the news

*

Well, the news is in. The reports are finalized. The diagnosis is officially .. well, estimated.

The quick version is that, as I’d suspected, our girl walked into a(nother) mine field and somehow managed to get no more than grazed by a bullet. She does have a form of epilepsy, however, it is (almost, mostly, sort of, we think) benign. It does not call for medication. There’s a good chance that she will outgrow it. If you’re going to have epilepsy, it doesn’t really get much better than that.

The bad news is that this didn’t turn out to be the key to the mystery of her loss of ground in language. There will be no magic pill to kickstart her stalled progress. The good news, however, is that, sans magic pill, there will be no scary side effects with which to contend, nor a mama in a constant panic about the long-term effects of pouring industrial strength drugs into a 49 pound child.

According to the epileptologist (yeah, that’s a word), the abnormal activity in her EEG looks (mostly) like the activity found in benign bilateral rolandic epilepsy. Of course, my sweet girl is never one to keep things simple (hence all the parentheses), so we don’t get to stick with that as a diagnosis. Instead, we’re going to call it ‘a-typical benign rolandic epilepsy.’ That’s my kid — even within the realm of a-typicality, she goes for extra credit.

The way that the epileptologist explained it to me, she has abnormal electrical activity in her brain, but the spikes that she experiences do not (currently) fall into the pattern of rythmicity or constancy of seizures. If seizures are fires, she’s got randomly popping embers. The embers are neither bursting into flames nor popping with sufficient regularity to be (at least obviously) destructive.

“So what do we do now?” I asked (again).

The answer was essentially, “Be vigilant.”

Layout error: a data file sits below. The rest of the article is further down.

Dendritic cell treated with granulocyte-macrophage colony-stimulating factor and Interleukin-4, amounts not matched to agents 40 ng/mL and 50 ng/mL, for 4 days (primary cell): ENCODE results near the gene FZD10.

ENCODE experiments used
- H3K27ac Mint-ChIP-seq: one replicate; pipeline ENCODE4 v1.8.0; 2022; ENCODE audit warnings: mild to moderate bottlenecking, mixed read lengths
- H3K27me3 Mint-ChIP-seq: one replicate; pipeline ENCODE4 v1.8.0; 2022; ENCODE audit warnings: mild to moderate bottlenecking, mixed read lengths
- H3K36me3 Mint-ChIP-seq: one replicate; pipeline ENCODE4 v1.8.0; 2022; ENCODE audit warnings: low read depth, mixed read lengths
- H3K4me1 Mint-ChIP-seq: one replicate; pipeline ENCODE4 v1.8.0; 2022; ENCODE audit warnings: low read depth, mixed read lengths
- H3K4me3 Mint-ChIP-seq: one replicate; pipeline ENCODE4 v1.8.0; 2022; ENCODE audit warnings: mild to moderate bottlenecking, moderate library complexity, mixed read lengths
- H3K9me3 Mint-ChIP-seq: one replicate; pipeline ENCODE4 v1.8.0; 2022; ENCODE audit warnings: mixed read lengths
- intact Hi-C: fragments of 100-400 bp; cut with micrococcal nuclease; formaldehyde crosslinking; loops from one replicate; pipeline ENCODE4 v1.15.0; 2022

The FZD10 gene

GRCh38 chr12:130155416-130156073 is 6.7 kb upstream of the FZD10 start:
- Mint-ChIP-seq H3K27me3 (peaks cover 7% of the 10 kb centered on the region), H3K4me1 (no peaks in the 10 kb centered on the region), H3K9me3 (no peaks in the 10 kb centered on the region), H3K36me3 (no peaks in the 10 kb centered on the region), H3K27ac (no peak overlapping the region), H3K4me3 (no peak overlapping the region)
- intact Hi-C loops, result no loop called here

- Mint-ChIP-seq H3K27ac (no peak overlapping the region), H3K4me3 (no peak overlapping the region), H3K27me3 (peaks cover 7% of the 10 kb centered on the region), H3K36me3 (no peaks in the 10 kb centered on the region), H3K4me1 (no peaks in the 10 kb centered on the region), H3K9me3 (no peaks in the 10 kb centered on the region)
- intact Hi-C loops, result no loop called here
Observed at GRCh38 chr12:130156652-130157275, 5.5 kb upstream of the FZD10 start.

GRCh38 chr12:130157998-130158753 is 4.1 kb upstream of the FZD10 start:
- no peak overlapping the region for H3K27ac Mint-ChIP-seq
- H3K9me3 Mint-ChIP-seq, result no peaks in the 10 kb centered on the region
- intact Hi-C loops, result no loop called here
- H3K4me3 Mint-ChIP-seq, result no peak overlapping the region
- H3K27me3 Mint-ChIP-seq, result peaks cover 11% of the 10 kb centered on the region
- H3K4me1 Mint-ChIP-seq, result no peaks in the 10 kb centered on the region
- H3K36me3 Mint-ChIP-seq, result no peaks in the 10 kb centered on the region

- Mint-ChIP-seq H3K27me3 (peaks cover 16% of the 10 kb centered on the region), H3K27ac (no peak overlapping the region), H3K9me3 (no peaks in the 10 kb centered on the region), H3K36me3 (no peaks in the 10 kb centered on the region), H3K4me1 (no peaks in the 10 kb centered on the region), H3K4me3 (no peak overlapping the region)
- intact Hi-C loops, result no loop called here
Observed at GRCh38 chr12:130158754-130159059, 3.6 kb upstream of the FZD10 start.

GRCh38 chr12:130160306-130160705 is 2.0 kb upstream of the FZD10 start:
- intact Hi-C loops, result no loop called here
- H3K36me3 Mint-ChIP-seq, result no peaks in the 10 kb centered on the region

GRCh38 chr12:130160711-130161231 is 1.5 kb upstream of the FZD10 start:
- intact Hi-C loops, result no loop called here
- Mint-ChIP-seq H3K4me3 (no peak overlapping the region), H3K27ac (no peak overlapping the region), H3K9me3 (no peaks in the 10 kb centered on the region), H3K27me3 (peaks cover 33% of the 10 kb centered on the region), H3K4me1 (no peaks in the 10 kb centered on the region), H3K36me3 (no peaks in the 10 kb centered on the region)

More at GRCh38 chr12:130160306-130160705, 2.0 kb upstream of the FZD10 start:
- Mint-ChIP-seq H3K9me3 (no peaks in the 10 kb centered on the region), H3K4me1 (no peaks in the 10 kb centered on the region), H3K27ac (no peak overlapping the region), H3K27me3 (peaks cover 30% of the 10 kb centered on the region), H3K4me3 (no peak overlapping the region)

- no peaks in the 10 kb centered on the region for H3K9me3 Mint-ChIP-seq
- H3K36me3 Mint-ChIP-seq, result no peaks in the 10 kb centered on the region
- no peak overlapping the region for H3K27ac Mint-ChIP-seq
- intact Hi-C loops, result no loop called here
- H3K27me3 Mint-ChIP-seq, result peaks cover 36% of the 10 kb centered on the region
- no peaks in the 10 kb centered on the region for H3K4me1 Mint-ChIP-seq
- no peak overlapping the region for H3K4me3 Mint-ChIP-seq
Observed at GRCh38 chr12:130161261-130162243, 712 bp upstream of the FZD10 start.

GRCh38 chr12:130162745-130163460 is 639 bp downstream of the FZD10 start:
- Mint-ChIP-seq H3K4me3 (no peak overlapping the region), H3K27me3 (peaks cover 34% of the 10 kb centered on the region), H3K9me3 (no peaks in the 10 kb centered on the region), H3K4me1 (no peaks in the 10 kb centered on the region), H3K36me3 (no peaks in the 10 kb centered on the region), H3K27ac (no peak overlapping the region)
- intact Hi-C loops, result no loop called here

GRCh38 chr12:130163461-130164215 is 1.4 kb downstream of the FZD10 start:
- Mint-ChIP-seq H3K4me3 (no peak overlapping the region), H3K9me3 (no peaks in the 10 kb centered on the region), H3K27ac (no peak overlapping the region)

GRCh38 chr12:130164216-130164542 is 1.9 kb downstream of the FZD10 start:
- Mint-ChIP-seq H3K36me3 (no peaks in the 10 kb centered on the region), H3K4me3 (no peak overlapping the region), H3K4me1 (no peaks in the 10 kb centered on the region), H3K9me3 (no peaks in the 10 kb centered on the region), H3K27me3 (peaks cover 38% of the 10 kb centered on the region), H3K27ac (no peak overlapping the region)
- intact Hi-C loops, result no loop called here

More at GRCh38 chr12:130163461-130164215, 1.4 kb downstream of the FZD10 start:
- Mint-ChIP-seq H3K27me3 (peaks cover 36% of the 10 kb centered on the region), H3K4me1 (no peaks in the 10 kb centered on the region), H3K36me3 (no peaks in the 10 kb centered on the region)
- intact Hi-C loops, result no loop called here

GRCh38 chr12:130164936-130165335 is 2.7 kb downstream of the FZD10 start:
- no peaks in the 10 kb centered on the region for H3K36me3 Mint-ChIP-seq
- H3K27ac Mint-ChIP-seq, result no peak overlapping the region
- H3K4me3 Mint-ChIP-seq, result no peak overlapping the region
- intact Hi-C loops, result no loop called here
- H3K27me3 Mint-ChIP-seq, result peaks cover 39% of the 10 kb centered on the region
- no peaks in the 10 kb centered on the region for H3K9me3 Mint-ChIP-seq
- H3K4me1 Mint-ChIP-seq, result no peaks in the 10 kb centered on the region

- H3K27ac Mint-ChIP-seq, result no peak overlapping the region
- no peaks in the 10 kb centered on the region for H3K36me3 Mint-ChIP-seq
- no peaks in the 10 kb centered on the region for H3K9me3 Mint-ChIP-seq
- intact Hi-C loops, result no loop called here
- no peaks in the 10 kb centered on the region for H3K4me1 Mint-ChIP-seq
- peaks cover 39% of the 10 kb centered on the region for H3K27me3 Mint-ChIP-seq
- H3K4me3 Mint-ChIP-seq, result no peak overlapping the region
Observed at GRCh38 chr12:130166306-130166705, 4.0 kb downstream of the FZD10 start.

We were referred to this particular doctor for a reason. He has led the charge in researching epilepsy and its relationship to autism. He explained that if you were to subject the autistic population to EEGs, 30% of autistic people would have abnormal results similar to Brooke’s. The number skyrockets to 60% when that group is narrowed to those with (pre-DSM 5) classic autism. Approximately a quarter to a third (of the whole) will experience actual seizure activity in their lifetimes. (These stats vary wildly depending on who you ask, as the research is still relatively thin.)

Those numbers are scary. And they lead to far more questions than answers. And while knowing that our kiddo is in the 30 (or 60)%, doesn’t actually change her risk profile, it sure as hell changes our very tangible awareness of it.

“So what does all this mean?” I asked (again).

“It means that she can’t be alone in water,” he said. “It means that she can’t climb to the top of a play structure without someone nearby. It means that, well, we’re not entirely sure what it means.” Okay, maybe that last sentence wasn’t exactly verbatim.

“So we’re back to square one with the language question,” I sighed. “We still have no idea why she went from the 37th percentile in language to the 1st.”